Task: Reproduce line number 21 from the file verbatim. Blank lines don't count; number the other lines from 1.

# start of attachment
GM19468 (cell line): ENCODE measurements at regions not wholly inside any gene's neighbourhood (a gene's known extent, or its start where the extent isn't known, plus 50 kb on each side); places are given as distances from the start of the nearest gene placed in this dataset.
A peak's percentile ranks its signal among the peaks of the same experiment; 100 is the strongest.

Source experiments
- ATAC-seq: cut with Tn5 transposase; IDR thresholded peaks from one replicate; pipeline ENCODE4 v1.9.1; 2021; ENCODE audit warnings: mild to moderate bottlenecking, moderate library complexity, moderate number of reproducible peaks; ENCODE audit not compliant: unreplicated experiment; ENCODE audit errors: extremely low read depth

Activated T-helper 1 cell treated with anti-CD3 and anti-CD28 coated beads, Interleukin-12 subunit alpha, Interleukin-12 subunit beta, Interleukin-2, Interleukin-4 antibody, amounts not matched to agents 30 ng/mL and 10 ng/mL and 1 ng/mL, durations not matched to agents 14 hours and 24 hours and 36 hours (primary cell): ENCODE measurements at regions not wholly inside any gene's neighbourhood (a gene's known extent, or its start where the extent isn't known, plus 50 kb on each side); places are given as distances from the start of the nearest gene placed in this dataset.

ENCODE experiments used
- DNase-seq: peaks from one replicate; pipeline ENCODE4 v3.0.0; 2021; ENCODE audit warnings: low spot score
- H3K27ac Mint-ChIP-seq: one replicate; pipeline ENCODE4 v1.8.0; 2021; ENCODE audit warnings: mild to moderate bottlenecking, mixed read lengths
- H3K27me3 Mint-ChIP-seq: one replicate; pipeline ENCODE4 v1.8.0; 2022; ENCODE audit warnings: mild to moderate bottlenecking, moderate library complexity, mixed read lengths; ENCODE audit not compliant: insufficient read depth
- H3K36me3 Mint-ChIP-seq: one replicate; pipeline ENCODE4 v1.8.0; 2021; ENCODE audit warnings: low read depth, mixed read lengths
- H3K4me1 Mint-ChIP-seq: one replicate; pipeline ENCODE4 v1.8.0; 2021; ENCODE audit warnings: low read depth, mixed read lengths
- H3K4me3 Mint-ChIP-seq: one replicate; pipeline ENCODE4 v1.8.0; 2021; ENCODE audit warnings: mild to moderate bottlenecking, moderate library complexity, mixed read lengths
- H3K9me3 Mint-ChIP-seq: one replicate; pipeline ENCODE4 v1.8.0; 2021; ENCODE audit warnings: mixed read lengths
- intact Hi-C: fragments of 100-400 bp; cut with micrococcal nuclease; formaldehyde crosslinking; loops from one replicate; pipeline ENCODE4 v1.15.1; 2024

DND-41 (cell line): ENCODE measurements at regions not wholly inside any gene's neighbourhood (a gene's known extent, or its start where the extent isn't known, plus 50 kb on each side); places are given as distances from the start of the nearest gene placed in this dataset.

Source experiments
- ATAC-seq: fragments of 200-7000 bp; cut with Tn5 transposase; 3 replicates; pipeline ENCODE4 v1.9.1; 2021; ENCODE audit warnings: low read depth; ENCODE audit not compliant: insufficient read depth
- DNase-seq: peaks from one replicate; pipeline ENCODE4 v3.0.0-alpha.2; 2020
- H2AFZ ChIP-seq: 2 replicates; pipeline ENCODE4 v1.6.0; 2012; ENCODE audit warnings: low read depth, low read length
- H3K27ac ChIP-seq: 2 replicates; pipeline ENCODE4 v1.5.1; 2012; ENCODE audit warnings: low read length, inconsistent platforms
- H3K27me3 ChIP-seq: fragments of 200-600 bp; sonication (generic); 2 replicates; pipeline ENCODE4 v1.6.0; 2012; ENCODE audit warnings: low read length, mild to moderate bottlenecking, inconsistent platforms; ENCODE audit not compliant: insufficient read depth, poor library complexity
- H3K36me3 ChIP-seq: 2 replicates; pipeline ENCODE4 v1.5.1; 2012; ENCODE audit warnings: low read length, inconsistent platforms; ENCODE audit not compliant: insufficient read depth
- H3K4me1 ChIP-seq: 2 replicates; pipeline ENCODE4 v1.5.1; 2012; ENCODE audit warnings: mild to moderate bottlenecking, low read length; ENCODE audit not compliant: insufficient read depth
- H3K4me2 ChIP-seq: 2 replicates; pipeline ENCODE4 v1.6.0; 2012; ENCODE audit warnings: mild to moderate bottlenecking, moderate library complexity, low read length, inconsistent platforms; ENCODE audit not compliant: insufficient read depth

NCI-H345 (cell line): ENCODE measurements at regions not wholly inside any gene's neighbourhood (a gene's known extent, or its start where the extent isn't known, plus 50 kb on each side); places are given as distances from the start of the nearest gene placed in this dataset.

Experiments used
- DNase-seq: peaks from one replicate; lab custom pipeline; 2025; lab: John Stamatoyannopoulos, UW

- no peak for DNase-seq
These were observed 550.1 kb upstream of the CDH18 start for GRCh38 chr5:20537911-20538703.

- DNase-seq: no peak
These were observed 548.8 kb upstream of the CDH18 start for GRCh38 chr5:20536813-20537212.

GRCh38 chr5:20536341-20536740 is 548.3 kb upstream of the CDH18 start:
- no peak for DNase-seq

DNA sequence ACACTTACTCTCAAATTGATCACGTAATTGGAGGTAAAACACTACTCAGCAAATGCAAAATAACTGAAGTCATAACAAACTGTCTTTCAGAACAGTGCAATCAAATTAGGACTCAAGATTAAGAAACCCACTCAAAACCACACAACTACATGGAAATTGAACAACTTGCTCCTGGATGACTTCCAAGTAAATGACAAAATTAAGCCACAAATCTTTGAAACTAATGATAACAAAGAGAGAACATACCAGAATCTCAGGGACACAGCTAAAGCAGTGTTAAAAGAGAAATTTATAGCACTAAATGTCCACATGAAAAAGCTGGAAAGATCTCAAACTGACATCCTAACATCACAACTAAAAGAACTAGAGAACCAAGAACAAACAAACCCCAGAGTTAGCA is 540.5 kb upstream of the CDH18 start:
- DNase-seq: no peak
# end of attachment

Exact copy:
- H3K27me3 ChIP-seq: fragments of 200-600 bp; sonication (generic); 2 replicates; pipeline ENCODE4 v1.6.0; 2012; ENCODE audit warnings: low read length, mild to moderate bottlenecking, inconsistent platforms; ENCODE audit not compliant: insufficient read depth, poor library complexity